Forbes has released a list of five ways in which supermarkets will change in three years. The article has put the spotlight on the importance of co-habitation for the survival of current supermarket models.
As people swap home cooked meals for fun, there will be a direct link between markets that survive or get replaced by innovative alternatives.
In 2016, according to Stats NZ, New Zealanders spent more on eating out at bars and restaurants than at the supermarket each week.
To recapture their interest, supermarkets in smaller cities will do well to transform into community social hubs that combine groceries with entertainment.
An idea for supermarkets would be to have a restaurant or other dual-use space involved in the daily operations.
Places where customers could order any meal at the restaurant, from entrees, mains and desserts from a wide range of options.
The key behind this would be the co-habitation between the restaurant and the market above. Each would feed off the other while providing business and most of all – inspiration.
In this restaurant, the food would have a price next to it like any other, seemingly normal so far.
The trick is, as you order you food, staff pack that recipes ingredients and guidelines into bags for you take home and make yourself.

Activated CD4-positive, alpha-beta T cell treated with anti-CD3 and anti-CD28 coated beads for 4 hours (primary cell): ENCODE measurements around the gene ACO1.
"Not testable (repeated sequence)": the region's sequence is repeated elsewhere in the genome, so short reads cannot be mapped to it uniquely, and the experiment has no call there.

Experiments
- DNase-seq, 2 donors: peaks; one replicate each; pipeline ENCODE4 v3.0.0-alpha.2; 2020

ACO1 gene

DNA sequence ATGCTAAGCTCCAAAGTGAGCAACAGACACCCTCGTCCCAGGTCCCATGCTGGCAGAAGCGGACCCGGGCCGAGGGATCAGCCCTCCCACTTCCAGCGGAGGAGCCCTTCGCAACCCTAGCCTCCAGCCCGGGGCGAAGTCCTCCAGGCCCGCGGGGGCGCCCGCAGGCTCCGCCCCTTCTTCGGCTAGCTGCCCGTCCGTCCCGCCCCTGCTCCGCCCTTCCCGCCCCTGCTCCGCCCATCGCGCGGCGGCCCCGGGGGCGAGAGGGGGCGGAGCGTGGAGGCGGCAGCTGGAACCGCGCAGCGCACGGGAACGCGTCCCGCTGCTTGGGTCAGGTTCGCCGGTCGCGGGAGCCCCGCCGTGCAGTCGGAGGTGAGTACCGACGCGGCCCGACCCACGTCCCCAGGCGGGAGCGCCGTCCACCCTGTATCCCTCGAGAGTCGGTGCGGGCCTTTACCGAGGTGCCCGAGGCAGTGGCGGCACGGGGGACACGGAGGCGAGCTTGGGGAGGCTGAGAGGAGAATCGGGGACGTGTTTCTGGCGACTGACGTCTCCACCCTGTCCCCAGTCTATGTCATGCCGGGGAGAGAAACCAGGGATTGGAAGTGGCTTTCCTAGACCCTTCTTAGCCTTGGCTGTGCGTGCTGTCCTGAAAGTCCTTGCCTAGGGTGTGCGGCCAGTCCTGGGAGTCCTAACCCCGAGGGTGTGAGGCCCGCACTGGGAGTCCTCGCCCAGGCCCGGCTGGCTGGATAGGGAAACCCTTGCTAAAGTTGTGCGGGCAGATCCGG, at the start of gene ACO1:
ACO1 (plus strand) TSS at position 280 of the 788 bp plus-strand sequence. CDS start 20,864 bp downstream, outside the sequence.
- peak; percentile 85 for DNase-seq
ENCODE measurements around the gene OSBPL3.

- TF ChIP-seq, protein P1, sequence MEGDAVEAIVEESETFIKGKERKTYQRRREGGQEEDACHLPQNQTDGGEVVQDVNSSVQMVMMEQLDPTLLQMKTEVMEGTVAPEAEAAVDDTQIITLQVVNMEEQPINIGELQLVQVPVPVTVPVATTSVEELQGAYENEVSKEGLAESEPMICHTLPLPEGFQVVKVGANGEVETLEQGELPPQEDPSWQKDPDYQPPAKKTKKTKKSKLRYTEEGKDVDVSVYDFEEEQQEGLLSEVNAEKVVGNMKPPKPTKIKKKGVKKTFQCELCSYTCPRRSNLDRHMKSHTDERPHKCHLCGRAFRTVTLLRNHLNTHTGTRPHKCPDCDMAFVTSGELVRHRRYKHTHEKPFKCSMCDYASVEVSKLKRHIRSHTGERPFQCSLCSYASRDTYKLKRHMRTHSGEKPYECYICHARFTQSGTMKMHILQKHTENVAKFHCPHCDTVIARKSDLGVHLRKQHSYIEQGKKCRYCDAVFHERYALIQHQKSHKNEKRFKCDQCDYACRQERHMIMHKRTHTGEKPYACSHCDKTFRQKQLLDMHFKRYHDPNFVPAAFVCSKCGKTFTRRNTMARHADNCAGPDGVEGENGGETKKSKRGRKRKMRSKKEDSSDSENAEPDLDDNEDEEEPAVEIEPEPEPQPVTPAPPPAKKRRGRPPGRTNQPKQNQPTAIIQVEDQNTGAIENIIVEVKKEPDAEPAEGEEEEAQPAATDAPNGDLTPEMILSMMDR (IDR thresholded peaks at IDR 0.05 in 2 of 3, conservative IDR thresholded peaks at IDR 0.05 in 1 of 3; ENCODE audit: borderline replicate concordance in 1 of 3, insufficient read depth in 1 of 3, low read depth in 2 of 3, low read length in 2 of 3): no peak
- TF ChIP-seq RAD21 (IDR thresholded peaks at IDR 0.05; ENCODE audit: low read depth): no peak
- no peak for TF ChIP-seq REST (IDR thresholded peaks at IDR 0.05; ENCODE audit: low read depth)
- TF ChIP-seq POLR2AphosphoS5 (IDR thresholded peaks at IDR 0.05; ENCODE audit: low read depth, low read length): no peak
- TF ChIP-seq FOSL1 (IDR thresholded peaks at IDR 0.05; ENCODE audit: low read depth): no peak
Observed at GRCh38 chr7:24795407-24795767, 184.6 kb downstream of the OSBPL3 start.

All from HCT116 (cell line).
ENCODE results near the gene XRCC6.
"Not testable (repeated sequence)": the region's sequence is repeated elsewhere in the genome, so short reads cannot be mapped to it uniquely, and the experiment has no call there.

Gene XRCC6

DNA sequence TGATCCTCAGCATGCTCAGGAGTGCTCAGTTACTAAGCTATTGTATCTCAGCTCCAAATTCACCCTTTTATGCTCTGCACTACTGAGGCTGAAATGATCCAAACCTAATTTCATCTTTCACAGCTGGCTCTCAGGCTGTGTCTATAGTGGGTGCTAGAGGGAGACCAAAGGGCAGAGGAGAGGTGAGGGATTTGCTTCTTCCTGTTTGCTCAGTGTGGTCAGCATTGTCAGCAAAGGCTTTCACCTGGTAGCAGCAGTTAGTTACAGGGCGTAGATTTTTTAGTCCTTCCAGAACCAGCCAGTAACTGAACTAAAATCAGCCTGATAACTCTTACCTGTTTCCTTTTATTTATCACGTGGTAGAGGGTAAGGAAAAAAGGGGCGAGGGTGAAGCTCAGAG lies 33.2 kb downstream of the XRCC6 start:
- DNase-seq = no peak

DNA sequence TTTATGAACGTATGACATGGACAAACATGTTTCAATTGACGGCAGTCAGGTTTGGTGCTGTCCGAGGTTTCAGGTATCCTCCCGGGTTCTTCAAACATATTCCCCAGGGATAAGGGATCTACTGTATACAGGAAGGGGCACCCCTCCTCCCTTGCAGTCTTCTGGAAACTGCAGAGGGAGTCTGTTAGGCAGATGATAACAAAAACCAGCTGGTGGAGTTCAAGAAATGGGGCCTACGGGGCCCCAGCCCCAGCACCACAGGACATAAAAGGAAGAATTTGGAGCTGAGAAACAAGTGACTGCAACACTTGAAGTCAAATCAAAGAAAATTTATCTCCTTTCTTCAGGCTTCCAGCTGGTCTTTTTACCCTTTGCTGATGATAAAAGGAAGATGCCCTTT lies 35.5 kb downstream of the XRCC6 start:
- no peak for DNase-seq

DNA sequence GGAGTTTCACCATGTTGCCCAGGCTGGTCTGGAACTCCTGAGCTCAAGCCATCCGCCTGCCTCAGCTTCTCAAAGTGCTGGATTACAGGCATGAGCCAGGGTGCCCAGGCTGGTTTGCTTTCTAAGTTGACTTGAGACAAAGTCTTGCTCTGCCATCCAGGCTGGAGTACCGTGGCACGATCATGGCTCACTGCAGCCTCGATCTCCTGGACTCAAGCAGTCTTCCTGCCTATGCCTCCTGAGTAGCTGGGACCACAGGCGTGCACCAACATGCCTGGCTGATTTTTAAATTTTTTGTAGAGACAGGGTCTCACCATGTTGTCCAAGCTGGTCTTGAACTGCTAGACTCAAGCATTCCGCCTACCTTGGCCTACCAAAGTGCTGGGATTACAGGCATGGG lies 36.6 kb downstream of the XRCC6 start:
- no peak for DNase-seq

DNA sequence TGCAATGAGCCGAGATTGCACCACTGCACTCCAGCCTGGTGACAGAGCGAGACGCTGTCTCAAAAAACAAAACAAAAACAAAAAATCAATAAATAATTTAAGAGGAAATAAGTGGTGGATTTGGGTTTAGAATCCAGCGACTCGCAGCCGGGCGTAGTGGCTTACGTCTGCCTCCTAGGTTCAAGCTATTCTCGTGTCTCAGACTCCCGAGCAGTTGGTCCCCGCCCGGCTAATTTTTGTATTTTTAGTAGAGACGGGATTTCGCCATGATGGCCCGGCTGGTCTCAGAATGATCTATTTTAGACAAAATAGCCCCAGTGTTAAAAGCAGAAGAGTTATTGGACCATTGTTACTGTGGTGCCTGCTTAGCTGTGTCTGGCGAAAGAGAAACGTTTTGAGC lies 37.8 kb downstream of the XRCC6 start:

Essentially the meal is free, and you’re just paying for the ingredients you then get to take home and either try to recreate or make something new.
It would be a test kitchen, where you try new meals specifically to make yourself at home. Don’t like the meal you ordered? The staff will remove the ingredients from your bags and offer you a new option.
Whether you have a special occasion, or dinner coming up in which you are cooking for, multiple selection options designed by chefs with each course complementing the other will ensure you leave with only the best possible options.
As mall operators turn to supermarkets to replace anchor department stores, ancillary merchants such as international markets, spice shops, wine stores and cooking suppliers will fill adjacent spaces as they open up, to form food villages.
With Amazon entering deeper into the grocery format, traditional supermarket operators will need to be more aggressive and step directly into the paths of shoppers.
Using innovation to save spaces that may be lacking direct interest but still hold a bit of popularity for location or foot traffic could largely benefit from a change of model.
Seeing grocery shopping of the near future does not require 20/20 vision as much as it requires visionaries. The sooner innovation takes precedent over profit the more stable the industry will be.
This story first appeared atThe Register.
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